With the establishment of the Square Kilometre Array (SKA) in the Karoo, in the Northern Cape province of South Africa, a unique opportunity arose to study the impacts of landscape-scale land use change on mammal populations. The aim of this project is to look at how sheep removal and the establishment of a protected area within a predominantly small livestock farming area will impact local mammal populations (e.g., rats, mice, foxes, jackals, etc.) in the SKA region. To achieve this we need baseline data (before sheep and farmers are moved off the SKA core land) to see what animals are there and how many. This will be compared to data collected 6 and 12 months after sheep are removed, establishing how animals react to the change in land use. Major concerns over the potential conflict between farmers and predators has suggested that particular attention should be paid to the response of jackal and caracal to the removal of sheep and how movement between core and edge farms may change.
We work on nine established sheep farms in the SKA region. The farms are divided into three groups; core (within SKA protected area), edge (outer border of SKA protected area), and control farms (more than 50 kms for SKA protected area). On all nine farms we record the same data with four different surveys – vegetation, small mammal, camera trap surveys and scat transects. This is to make sure we get information on as many mammal species as possible (small, medium and large). An additional fence line survey (looking at dimensions and numbers of holes in fences, as well as setting up cameras) will take place along the SKA boundary fence between the three core and edge farms.
We hope the information collected for this project will guide management decisions for the SKA core area, as well as for the farms around the core that could be affected. Understanding how movement of animals changes (through fence surveys) may help improve management of boundary fences and challenges over predator conflict on neighbouring farms.
Species richness and abundance is similar across all farm types.
Baseline data shows that species richness and abundance is similar across all farm types. This was expected as during baseline surveys all farms still had sheep on the land. Therefore there should be no differences across farm type. This will provide an appropriate dataset for comparison when looking at the impact of sheep removal, 6 and 12 months after sheep are removed from core farms.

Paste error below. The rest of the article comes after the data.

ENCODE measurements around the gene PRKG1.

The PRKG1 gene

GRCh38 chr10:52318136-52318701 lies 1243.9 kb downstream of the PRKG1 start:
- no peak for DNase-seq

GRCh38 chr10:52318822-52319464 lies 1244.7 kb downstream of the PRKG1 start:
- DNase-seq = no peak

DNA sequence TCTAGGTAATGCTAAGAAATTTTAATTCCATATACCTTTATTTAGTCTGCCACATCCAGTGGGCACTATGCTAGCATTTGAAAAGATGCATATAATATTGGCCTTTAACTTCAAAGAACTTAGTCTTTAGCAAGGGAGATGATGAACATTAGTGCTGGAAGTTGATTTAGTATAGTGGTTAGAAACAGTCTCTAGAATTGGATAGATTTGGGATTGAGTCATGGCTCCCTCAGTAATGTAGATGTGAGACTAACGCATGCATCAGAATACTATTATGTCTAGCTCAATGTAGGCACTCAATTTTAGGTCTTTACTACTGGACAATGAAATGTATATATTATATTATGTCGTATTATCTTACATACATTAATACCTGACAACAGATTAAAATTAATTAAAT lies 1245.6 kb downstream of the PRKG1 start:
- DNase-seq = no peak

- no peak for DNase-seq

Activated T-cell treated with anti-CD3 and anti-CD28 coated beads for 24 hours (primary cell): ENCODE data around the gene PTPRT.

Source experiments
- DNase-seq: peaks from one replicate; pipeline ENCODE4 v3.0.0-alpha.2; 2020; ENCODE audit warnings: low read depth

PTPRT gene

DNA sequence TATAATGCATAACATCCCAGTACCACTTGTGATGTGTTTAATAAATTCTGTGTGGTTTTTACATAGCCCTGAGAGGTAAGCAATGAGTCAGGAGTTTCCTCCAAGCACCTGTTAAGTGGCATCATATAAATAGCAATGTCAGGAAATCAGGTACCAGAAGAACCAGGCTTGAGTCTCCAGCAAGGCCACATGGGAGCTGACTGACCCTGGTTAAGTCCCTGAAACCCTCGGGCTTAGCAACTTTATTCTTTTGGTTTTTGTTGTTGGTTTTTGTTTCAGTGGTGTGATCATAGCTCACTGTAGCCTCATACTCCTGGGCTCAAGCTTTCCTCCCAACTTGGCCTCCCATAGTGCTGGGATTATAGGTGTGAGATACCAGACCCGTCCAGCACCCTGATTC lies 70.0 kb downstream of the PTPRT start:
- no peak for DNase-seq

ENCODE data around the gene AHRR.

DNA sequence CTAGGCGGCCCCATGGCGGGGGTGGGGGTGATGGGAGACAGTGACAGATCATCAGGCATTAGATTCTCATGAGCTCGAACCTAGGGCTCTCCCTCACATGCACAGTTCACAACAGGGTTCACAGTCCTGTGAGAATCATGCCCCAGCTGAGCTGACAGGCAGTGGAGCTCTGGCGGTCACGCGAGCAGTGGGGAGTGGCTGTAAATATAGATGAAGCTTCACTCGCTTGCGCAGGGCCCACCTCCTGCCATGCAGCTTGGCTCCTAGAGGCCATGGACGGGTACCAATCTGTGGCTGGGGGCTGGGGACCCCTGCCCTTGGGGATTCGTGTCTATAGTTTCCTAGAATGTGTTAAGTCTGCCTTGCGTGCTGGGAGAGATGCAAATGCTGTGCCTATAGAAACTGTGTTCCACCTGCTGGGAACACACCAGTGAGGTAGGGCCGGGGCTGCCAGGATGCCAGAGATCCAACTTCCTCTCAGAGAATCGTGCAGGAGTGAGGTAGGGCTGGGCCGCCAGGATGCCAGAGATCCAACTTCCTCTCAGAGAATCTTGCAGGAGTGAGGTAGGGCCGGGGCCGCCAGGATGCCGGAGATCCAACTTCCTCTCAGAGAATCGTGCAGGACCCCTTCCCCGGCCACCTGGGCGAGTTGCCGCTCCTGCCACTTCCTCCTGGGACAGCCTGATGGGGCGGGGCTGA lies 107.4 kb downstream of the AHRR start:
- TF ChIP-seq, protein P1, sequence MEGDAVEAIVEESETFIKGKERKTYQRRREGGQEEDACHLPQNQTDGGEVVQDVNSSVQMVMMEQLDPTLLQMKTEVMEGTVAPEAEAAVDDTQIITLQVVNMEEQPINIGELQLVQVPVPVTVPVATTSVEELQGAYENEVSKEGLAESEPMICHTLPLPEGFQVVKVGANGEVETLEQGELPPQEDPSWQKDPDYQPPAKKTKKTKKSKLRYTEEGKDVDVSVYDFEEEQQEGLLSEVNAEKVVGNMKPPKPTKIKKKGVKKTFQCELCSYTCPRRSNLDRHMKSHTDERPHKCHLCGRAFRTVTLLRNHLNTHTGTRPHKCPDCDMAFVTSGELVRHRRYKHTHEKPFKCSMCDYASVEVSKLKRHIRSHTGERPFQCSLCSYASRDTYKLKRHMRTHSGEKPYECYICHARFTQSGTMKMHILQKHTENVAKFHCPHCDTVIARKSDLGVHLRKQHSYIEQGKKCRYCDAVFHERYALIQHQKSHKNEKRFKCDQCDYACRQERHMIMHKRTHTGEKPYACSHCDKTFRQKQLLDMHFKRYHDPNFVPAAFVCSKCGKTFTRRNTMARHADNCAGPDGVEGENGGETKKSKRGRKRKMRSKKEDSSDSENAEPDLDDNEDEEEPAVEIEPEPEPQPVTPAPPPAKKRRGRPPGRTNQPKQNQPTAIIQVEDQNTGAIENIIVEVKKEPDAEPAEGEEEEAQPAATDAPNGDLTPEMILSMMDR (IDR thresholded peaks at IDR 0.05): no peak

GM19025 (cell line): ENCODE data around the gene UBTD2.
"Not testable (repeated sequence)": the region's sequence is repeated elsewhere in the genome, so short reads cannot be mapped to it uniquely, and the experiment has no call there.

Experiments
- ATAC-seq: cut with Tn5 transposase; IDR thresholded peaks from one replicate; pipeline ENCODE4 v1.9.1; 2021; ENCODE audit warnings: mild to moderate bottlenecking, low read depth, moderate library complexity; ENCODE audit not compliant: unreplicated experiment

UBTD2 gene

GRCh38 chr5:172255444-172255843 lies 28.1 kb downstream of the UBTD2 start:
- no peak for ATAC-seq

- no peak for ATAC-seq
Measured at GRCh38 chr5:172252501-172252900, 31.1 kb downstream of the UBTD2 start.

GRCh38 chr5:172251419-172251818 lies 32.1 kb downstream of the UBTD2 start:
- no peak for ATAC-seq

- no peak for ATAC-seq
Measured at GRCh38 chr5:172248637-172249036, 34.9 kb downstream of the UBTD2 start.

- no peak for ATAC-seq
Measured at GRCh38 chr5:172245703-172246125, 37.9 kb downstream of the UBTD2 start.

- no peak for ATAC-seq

Regular maintenance of fences can reduce predator presence on farms.
Our fence surveys show that regular maintenance of fences can reduce the number, size and use of holes within the fence. As predators frequently use fence holes to gain access to farm, a farm with a regularly-maintained fence, will have fewer predators moving through it.
Removing sheep from farms may have little impact on small mammal populations.
A smaller small mammal survey completed in 2018 on two farms within the core, which have had no sheep for seven years, saw no change in small mammal richness and abundance compared to baseline data (where sheep were present). When we compare this result to data collected during our ‘after’ surveys we will be able to determine whether the pattern still holds.
Interesting changes to predator abundance post-sheep removal
Core farms where sheep have been removed have a higher predator (jackal and caracal) abundance than farms that still have sheep (baseline). However, only jackal numbers increase on edge and control farms. It is difficult at this stage to identify why predators have responded in this way, as sheep removal may not be the only cause.
Collaboration between researchers and stakeholders is important for all parties.
We encourage collaboration between researchers and farm owners, and have found farmers to be very interested in the emerging data. They are keen to understand which animals are being found on their farms, and how animal populations change over time. In turn, farmers provide valuable information on management techniques and local weather patterns that can help to explain various responses by animals.